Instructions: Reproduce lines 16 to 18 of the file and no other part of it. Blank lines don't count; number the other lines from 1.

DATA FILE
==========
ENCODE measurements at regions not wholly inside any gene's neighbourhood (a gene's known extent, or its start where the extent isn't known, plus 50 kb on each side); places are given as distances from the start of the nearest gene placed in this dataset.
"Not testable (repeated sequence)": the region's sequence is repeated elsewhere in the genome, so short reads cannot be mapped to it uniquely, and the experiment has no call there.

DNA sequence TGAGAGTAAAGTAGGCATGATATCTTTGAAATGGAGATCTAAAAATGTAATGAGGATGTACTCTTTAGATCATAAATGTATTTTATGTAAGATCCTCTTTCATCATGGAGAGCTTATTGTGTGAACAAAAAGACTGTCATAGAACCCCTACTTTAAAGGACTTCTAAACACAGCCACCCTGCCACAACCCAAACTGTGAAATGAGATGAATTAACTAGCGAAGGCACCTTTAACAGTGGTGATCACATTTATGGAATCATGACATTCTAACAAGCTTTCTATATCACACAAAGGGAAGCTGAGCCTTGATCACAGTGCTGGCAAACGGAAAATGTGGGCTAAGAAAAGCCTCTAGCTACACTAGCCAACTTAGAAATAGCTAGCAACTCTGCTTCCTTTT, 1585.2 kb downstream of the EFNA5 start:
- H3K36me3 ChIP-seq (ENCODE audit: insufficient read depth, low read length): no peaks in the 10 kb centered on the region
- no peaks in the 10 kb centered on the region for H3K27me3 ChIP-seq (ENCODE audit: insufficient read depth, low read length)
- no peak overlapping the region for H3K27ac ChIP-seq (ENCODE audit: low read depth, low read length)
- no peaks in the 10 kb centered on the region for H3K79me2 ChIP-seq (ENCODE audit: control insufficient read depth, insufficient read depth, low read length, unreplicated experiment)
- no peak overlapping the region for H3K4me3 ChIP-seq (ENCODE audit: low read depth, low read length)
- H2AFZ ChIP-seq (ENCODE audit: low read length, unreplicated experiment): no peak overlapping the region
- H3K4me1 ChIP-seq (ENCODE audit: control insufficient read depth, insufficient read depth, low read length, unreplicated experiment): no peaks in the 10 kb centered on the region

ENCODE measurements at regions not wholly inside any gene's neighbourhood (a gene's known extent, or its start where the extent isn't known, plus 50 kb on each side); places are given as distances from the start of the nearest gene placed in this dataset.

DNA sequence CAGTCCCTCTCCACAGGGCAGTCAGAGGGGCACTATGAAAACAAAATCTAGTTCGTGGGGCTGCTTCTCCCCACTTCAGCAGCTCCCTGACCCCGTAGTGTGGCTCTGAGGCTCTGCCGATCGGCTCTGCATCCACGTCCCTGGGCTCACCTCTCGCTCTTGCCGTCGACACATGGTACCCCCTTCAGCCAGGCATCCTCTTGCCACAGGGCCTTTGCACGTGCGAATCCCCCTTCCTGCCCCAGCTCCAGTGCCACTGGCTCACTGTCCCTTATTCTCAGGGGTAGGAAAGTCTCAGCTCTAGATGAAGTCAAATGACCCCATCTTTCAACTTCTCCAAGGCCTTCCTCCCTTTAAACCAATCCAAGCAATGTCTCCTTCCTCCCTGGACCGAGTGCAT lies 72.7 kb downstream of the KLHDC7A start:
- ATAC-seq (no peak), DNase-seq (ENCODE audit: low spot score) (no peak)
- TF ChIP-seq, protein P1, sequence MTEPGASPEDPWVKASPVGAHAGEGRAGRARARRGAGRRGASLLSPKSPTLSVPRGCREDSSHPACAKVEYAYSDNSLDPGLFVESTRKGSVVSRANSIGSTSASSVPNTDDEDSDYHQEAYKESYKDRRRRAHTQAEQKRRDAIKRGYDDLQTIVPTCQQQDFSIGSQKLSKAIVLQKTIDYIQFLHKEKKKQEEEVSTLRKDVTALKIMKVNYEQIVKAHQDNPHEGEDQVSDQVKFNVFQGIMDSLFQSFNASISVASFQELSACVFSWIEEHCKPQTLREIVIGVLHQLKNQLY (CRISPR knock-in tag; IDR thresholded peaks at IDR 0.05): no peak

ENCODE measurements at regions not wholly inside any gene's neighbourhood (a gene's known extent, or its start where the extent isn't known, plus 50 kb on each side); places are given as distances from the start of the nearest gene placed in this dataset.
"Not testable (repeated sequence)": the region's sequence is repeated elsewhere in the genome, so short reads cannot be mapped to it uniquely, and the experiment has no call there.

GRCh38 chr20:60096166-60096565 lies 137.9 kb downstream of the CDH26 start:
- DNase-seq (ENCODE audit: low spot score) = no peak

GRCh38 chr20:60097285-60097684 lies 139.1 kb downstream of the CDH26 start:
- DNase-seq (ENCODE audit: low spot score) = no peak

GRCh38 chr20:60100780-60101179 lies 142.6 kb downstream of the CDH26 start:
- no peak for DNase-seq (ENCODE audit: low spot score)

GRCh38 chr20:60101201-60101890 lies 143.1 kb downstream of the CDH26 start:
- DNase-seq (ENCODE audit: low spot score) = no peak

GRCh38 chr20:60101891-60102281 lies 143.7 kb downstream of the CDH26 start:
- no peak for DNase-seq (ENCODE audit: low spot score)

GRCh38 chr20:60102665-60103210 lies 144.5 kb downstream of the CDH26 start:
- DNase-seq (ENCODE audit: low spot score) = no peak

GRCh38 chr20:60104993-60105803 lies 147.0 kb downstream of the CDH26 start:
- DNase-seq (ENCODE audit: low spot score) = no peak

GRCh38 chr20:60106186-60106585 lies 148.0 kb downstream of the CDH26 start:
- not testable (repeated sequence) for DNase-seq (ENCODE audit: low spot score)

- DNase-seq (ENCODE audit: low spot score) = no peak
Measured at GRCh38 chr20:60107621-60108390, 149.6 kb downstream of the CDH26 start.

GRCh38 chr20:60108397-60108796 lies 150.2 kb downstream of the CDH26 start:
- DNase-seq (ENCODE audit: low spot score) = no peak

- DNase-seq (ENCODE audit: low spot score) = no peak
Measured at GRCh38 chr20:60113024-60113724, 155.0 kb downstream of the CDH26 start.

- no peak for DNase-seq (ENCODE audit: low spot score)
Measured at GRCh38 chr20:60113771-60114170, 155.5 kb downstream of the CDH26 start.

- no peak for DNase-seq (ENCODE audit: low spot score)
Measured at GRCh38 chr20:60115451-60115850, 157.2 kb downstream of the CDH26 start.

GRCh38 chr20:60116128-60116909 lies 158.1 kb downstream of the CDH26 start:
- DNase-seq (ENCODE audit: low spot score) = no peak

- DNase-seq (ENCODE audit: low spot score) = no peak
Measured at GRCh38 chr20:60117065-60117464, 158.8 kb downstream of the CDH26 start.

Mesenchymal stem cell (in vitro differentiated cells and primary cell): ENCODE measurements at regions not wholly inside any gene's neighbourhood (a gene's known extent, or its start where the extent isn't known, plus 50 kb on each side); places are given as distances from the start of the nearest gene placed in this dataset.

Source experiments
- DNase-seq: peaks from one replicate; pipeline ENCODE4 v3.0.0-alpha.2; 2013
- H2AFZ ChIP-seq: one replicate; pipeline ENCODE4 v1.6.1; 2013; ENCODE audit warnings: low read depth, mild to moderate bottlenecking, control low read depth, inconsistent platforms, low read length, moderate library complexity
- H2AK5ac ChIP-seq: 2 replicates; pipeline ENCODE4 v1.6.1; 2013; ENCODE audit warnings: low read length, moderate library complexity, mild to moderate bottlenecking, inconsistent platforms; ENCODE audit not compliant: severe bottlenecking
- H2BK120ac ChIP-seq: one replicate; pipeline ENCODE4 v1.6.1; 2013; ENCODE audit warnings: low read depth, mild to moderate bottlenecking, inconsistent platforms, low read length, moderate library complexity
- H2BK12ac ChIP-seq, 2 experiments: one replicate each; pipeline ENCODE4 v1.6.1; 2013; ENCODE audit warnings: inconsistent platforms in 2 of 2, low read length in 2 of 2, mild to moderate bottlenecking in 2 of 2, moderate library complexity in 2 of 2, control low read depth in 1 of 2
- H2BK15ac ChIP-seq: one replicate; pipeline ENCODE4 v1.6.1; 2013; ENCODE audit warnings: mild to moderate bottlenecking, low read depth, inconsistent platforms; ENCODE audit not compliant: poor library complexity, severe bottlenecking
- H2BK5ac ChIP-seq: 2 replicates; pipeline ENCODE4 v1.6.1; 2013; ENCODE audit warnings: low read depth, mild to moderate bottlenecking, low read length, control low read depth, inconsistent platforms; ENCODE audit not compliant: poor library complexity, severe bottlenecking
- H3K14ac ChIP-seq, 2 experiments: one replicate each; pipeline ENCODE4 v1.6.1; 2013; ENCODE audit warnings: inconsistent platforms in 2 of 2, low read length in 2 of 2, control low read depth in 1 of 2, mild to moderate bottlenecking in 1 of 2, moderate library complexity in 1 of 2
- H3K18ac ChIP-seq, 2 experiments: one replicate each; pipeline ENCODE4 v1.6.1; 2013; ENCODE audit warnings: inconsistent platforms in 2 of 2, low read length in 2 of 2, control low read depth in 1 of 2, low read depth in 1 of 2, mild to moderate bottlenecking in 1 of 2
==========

"Not testable (repeated sequence)": the region's sequence is repeated elsewhere in the genome, so short reads cannot be mapped to it uniquely, and the experiment has no call there.

GRCh38 chr20:60096166-60096565 lies 137.9 kb downstream of the CDH26 start:
- DNase-seq (ENCODE audit: low spot score) = no peak